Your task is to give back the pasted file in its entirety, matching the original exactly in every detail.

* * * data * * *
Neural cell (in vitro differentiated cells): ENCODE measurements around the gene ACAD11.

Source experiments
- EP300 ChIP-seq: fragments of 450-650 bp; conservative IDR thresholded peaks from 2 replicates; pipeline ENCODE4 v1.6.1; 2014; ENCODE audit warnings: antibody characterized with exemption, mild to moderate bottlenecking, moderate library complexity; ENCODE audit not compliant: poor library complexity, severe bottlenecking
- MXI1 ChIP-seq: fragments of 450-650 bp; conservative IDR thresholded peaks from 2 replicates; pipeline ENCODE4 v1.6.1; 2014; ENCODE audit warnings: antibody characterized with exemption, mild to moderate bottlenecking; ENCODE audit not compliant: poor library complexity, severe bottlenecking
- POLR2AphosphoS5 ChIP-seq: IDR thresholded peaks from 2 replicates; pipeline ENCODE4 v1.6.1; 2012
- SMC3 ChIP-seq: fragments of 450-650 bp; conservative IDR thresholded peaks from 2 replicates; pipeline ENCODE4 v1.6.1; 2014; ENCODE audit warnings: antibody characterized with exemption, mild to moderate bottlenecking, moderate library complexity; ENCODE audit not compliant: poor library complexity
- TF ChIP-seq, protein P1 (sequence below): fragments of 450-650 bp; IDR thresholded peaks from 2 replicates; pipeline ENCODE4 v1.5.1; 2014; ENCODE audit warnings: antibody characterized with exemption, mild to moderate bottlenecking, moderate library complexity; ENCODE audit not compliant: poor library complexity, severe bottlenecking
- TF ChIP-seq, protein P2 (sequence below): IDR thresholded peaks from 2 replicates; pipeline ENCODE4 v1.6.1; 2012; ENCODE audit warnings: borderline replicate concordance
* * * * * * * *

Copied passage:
Neural cell (in vitro differentiated cells): ENCODE measurements around the gene ACAD11.

Source experiments
- EP300 ChIP-seq: fragments of 450-650 bp; conservative IDR thresholded peaks from 2 replicates; pipeline ENCODE4 v1.6.1; 2014; ENCODE audit warnings: antibody characterized with exemption, mild to moderate bottlenecking, moderate library complexity; ENCODE audit not compliant: poor library complexity, severe bottlenecking
- MXI1 ChIP-seq: fragments of 450-650 bp; conservative IDR thresholded peaks from 2 replicates; pipeline ENCODE4 v1.6.1; 2014; ENCODE audit warnings: antibody characterized with exemption, mild to moderate bottlenecking; ENCODE audit not compliant: poor library complexity, severe bottlenecking
- POLR2AphosphoS5 ChIP-seq: IDR thresholded peaks from 2 replicates; pipeline ENCODE4 v1.6.1; 2012
- SMC3 ChIP-seq: fragments of 450-650 bp; conservative IDR thresholded peaks from 2 replicates; pipeline ENCODE4 v1.6.1; 2014; ENCODE audit warnings: antibody characterized with exemption, mild to moderate bottlenecking, moderate library complexity; ENCODE audit not compliant: poor library complexity
- TF ChIP-seq, protein P1 (sequence below): fragments of 450-650 bp; IDR thresholded peaks from 2 replicates; pipeline ENCODE4 v1.5.1; 2014; ENCODE audit warnings: antibody characterized with exemption, mild to moderate bottlenecking, moderate library complexity; ENCODE audit not compliant: poor library complexity, severe bottlenecking
- TF ChIP-seq, protein P2 (sequence below): IDR thresholded peaks from 2 replicates; pipeline ENCODE4 v1.6.1; 2012; ENCODE audit warnings: borderline replicate concordance